Un titan mort la 94 de ani

Historian Paul Johnson and the Jews

Într-un tiraj minuscul, cartea „Istoria iudeilor“ există tradusă și în limba română. Antisemitismul este irațional pentru că Satan are rațiunile lui.

by Dr. Yvette Alt Miller

January 16, 2023

The author of A History of the Jews has passed away at 94.

Paul Johnson, a prolific British newspaper and magazine columnist and popular historian, who passed away on Thursday, January 12, 2023 at the age of 94.

In over 50 books which Mr. Johnson wrote or edited, he explored the histories of Christianity, Judaism, Britain, the United States, and dozens of figures including George Washington, Napoleon, Churchill, Socrates, Mozart, and many others.  A restless intellect and fluid writer, he made history come alive for millions of readers.

His most famous quote amongst Jews is probably this one that comes from his popular book, A History of the Jews:

…(T)he world without the Jews would have been a radically different place. Humanity might have eventually stumbled upon all the Jewish insights. But we cannot be sure. 

All the great conceptual discoveries of the human intellect seem obvious and inescapable once they had been revealed, but it requires a special genius to formulate them for the first time. The Jews had this gift. To them we owe the idea of equality before the law, both divine and human; of the sanctity of life and the dignity of human person; of the individual conscience and so a personal redemption; of collective conscience and so of social responsibility; of peace as an abstract ideal and love as the foundation of justice, and many other items which constitute the basic moral furniture of the human mind. 

Without Jews it might have been a much emptier place.”

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Johnson was born into a working class, Catholic family in Manchester in 1928. He was a brilliant student and won a scholarship to Oxford. After a stint in the army, where he rose to the rank of Captain, Johnson wrote for a number of left-wing magazines. In books and articles, he championed high culture, panning some modern trends he found insultingly un-intellectual, from the James Bond movies to pop music.

In 1965, he became editor of the left-leaning New Statesman, though he resigned five years later, devoting his time to writing books full time. Johnson eventually became known as a conservative thinker and penned a number of articles for Britain’s right-wing (and decidedly non-intellectual) Daily Mail newspaper. An iconoclast until the end, he told reporters that the only value that was consistent throughout his long, peripatetic life was his strong Catholic faith and his sense of right and wrong.

A History of the Jews, published in 1987, was one of his most influential books. The New York Times called it a “tour de force,” and “a remarkable achievement.”  Reviewer Arthur Hertzberg observed that Johnson differed from most other historians in not holding up assimilation as the end goal of Jewish history. Instead, Johnson displayed a sense of wonder about Jews and Judaism, conveying his admiration along with his scholarly analysis. Hertzberg wrote:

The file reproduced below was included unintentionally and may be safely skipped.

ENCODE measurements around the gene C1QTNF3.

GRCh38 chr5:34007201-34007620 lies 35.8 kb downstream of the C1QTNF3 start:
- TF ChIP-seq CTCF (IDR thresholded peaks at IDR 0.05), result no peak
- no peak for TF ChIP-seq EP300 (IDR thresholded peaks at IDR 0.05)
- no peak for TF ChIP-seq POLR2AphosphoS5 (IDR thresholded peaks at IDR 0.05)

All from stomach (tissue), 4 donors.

At the very end of the book Mr. Johnson rises beyond most of the contemporary writers about Jewish history… A succession of authors have told the story of Jewish experience as leading toward the acceptance of the Jews, by themselves and others, as ”just like everybody else.” Mr. Johnson knows that this is not so. Jews are not, even now, like everybody else. 

Mr. Johnson understands that the continuing struggle against anti-Semitism has not been the meaning of Jewish history. Jews have persisted because they kept trying to be what they thought they should be: ”The Jews believed themselves created and commanded to be a light to the gentiles and they have obeyed to the best of their considerable powers,” (Johnson writes).

In his 580-page masterpiece, Johnson traces the arc of Jewish history from ancient times to the modern State of Israel, describing the inner life of Jewish communities in the Middle East and Europe (a major criticism is that he failed to closely examine some Sephardi communities) and bringing Jewish history vividly to life. His praise for Jews alienated some historians who accused Johnson of not being more critical. “No people has been more fertile in enriching poverty or humanizing wealth, or in turning misfortune to creative account” than Jews, Johnson asserted at the end of this book.

Johnson forcefully condemned antisemitism. “What strikes the historian surveying antisemitism worldwide over more than two millennia,” he wrote, “is its fundamental irrationality. It seems to make no sense… In the whole of history, it is hard to point to a single occasion when a wave of antisemitism was provoked by a real Jewish threat (as opposed to an imaginary one).”

His History of the Jews, as well as Paul Johnson’s scores of other books and thousands of articles, are a plea for scholarly understanding, intellectual rigor, and rationality. He could be a gadfly and a contrarian, but throughout his long life, Johnson strove to understand history and to help others learn from our past. He will be missed.



Categories: Articole de interes general

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